Visit Your Local PBS Station PBS Home PBS Home Programs A-Z TV Schedules Watch Video Donate Shop PBS Search PBS

heatstroke

Heatstroke
Heatstroke SidebarDeath Valley is the lowest, hottest, driest area in North America, where in the summer, temperatures commonly run above 120° Fahrenheit. It was named by an unlucky group of miners who crossed the valley in 1849, on their way to California. They barely survived. "Good-bye, Death Valley," one of the miners said as they staggered out of the desert, and the name lives on today.

Despite the foreboding name -- and the heat -- more than 1.3 million people visit every year. And each year, there are about ten heat-related fatalities.

Geologists at Racetrack Playa.One of the dangers visitors must contend with in the unforgiving climate of Death Valley is heatstroke. It occurs when the body is unable to control its temperature, and the sweating mechanism fails.

When the mercury rises, the body tries to keep its internal temperature stable. It has two main mechanisms to facilitate this. The heart pumps more blood, vessels expand to accommodate the increased flow, and excess heat is released into the environment as the blood circulates close to the surface of the skin. The body can also activate its sweat glands, and as sweat is produced and evaporates from the skin, it cools the body.

Sometimes, in extremely hot and humid conditions, people sweat so much they become dehydrated. If this happens, sweating may cease, while the body's internal temperature continues to rise. It can quickly rise to 105° Fahrenheit or higher within 10-15 minutes, and do damage to the internal organs. Warning signs of impending heatstroke may include: extremely high body temperature, red, hot, and dry skin with no sweating, rapid and strong pulse, throbbing headache, dizziness, and nausea.

If the heatstroke victim is not cooled down, he or she may become confused and delirious, or loose consciousness. Treatment involves getting the person out of the sun and into a cool spot, covering him or her with damp sheets, or spraying the individual with water. The victim can also be immersed in a tub of cold water, if possible, and immediate medical assistance should be obtained. Medical care is important because heatstroke kills neary 80% of victims who aren't treated appropriately.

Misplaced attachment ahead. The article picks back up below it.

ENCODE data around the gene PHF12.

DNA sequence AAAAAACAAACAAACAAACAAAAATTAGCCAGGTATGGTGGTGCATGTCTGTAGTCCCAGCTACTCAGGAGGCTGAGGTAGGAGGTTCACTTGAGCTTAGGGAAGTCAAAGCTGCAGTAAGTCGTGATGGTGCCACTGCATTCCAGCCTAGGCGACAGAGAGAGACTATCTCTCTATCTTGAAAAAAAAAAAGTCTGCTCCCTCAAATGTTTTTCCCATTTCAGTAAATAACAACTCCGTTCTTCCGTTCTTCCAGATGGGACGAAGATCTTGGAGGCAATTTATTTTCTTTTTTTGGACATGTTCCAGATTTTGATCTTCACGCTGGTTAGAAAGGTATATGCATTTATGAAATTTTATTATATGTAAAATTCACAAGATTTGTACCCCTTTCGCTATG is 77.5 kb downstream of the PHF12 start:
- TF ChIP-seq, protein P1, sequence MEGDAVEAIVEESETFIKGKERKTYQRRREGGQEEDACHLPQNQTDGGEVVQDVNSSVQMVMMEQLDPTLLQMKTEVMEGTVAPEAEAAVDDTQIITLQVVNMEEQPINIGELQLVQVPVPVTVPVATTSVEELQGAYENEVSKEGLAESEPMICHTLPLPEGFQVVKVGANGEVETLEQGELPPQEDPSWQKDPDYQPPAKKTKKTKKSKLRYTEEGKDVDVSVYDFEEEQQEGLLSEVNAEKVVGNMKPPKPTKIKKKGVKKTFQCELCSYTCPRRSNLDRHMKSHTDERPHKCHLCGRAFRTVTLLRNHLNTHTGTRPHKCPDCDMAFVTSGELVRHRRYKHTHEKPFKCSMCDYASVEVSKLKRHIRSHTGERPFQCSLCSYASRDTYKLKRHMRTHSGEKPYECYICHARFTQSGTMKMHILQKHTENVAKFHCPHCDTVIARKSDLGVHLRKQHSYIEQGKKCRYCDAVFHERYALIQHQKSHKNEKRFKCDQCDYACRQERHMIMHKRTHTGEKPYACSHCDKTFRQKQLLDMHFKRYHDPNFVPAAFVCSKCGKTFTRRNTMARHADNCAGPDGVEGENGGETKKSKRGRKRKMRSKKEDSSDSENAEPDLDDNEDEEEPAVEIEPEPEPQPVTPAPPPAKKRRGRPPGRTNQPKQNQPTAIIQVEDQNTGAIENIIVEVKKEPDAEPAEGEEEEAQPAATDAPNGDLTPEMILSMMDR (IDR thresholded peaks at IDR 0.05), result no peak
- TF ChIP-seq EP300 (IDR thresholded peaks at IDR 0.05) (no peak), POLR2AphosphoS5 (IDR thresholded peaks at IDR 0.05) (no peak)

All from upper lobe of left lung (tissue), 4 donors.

Dehydration
BadwaterDehydration is the principal cause of fatalities in Death Valley. The hot dry air just sucks the moisture out of the human body. You can lose over one gallon of water just sitting in the shade on a summer day in Death Valley. While hiking in the sun, you can lose twice as much!

"The first sensations of thirst begin with the loss of a little over a quart of water," writes naturalist Richard Lingenfelter, describing the progressive stages of dehydration in his book DEATH VALLEY AND AMARGOS. "By the time you have lost a gallon you begin to feel tired and apathetic. Most of the water lost comes from your blood, and as it thickens, your circulation becomes poor, your heart strains, your muscles fatigue, and your head aches. With further loss of water you become dizzy and begin to stumble; your breathing is labored and your speech is indistinct. By the time you have lost two gallons of water your tongue is swollen, you can hardly keep your balance, your muscles spasm, and you are becoming delirious. You are likely to discard your hat, clothes, and shoes, which only hastens your dehydration and suffering. With a loss of more than three gallons of water you will collapse, your tongue and skin shriveled and numb, your eyes sunken, your vision dim, and your hearing almost gone. Bloody cracks will appear in your skin and you'll soon be dead."

Visitors are warned to take special precautions against the heat, says Ed Derobertis, who has worked as a Park Ranger at Death Valley for the last ten years. Man wiping forehead.You should drink lots of fluids the evening before visiting the desert, and dress appropriately: a shirt, sunglasses, and a broad-brimmed hat are necessities. Lots of sunscreen and loose, light clothing are also recommended.

"I don't think that people really understand just how hot it can really be," says Derobertis. "I think people get the false feeling that because this is a National Park, it's safe to come out here. Sometimes, it's not so safe. Last year, one day, it was 129° Fahrenheit. That's so hot that it hurts to get out of your car, and if you do get out of the car you have [to] stay in the shade -- otherwise it's just unbearable."

According to Derobertis, "During the summer, it can be more than 120° in the shade, but that doesn't suggest how hot the ground can become. The rocks and sand absorb the heat and the ground temperature out on those trails can get to be 160°. The trails might be short, but if you are out during the middle of the day, it can really weigh heavily on your body."

To help prevent dehydration, Derobertis advises visitors to "drink [a] minimum of [one] gallon of water a day, and twice that is even better." You should also carry plenty of drinking water in your car and while hiking. Individuals who experience dizziness, nausea, or headaches should get out of the sun immediately and drink lots of water.



-- By Micah Fink


 

Home | About the Series | Lesson Plan | Credits